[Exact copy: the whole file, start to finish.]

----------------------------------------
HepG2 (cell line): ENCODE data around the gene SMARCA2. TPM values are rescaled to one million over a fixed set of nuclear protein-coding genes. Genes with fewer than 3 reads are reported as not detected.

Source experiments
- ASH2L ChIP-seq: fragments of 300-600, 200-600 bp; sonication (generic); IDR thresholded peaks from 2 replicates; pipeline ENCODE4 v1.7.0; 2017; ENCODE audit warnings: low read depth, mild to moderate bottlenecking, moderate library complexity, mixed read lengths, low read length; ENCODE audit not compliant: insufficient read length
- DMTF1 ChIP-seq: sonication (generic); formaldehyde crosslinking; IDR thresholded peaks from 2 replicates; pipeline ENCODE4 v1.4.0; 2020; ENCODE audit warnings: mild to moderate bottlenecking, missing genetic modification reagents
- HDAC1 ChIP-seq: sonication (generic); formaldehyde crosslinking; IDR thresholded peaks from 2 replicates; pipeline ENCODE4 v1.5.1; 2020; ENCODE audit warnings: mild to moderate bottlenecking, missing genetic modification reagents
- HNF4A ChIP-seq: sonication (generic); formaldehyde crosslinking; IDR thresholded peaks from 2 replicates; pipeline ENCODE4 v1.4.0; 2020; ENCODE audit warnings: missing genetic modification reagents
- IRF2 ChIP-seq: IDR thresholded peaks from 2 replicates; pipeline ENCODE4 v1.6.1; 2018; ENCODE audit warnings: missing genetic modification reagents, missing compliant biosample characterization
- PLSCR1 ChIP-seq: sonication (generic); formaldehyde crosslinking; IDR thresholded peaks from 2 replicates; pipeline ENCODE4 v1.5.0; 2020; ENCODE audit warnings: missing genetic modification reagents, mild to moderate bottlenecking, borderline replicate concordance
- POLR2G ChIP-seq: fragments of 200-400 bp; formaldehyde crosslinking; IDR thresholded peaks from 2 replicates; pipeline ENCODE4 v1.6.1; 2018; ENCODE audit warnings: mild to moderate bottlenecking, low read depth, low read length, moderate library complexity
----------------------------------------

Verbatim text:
HepG2 (cell line): ENCODE data around the gene SMARCA2. TPM values are rescaled to one million over a fixed set of nuclear protein-coding genes. Genes with fewer than 3 reads are reported as not detected.

Source experiments
- ASH2L ChIP-seq: fragments of 300-600, 200-600 bp; sonication (generic); IDR thresholded peaks from 2 replicates; pipeline ENCODE4 v1.7.0; 2017; ENCODE audit warnings: low read depth, mild to moderate bottlenecking, moderate library complexity, mixed read lengths, low read length; ENCODE audit not compliant: insufficient read length
- DMTF1 ChIP-seq: sonication (generic); formaldehyde crosslinking; IDR thresholded peaks from 2 replicates; pipeline ENCODE4 v1.4.0; 2020; ENCODE audit warnings: mild to moderate bottlenecking, missing genetic modification reagents
- HDAC1 ChIP-seq: sonication (generic); formaldehyde crosslinking; IDR thresholded peaks from 2 replicates; pipeline ENCODE4 v1.5.1; 2020; ENCODE audit warnings: mild to moderate bottlenecking, missing genetic modification reagents
- HNF4A ChIP-seq: sonication (generic); formaldehyde crosslinking; IDR thresholded peaks from 2 replicates; pipeline ENCODE4 v1.4.0; 2020; ENCODE audit warnings: missing genetic modification reagents
- IRF2 ChIP-seq: IDR thresholded peaks from 2 replicates; pipeline ENCODE4 v1.6.1; 2018; ENCODE audit warnings: missing genetic modification reagents, missing compliant biosample characterization
- PLSCR1 ChIP-seq: sonication (generic); formaldehyde crosslinking; IDR thresholded peaks from 2 replicates; pipeline ENCODE4 v1.5.0; 2020; ENCODE audit warnings: missing genetic modification reagents, mild to moderate bottlenecking, borderline replicate concordance
- POLR2G ChIP-seq: fragments of 200-400 bp; formaldehyde crosslinking; IDR thresholded peaks from 2 replicates; pipeline ENCODE4 v1.6.1; 2018; ENCODE audit warnings: mild to moderate bottlenecking, low read depth, low read length, moderate library complexity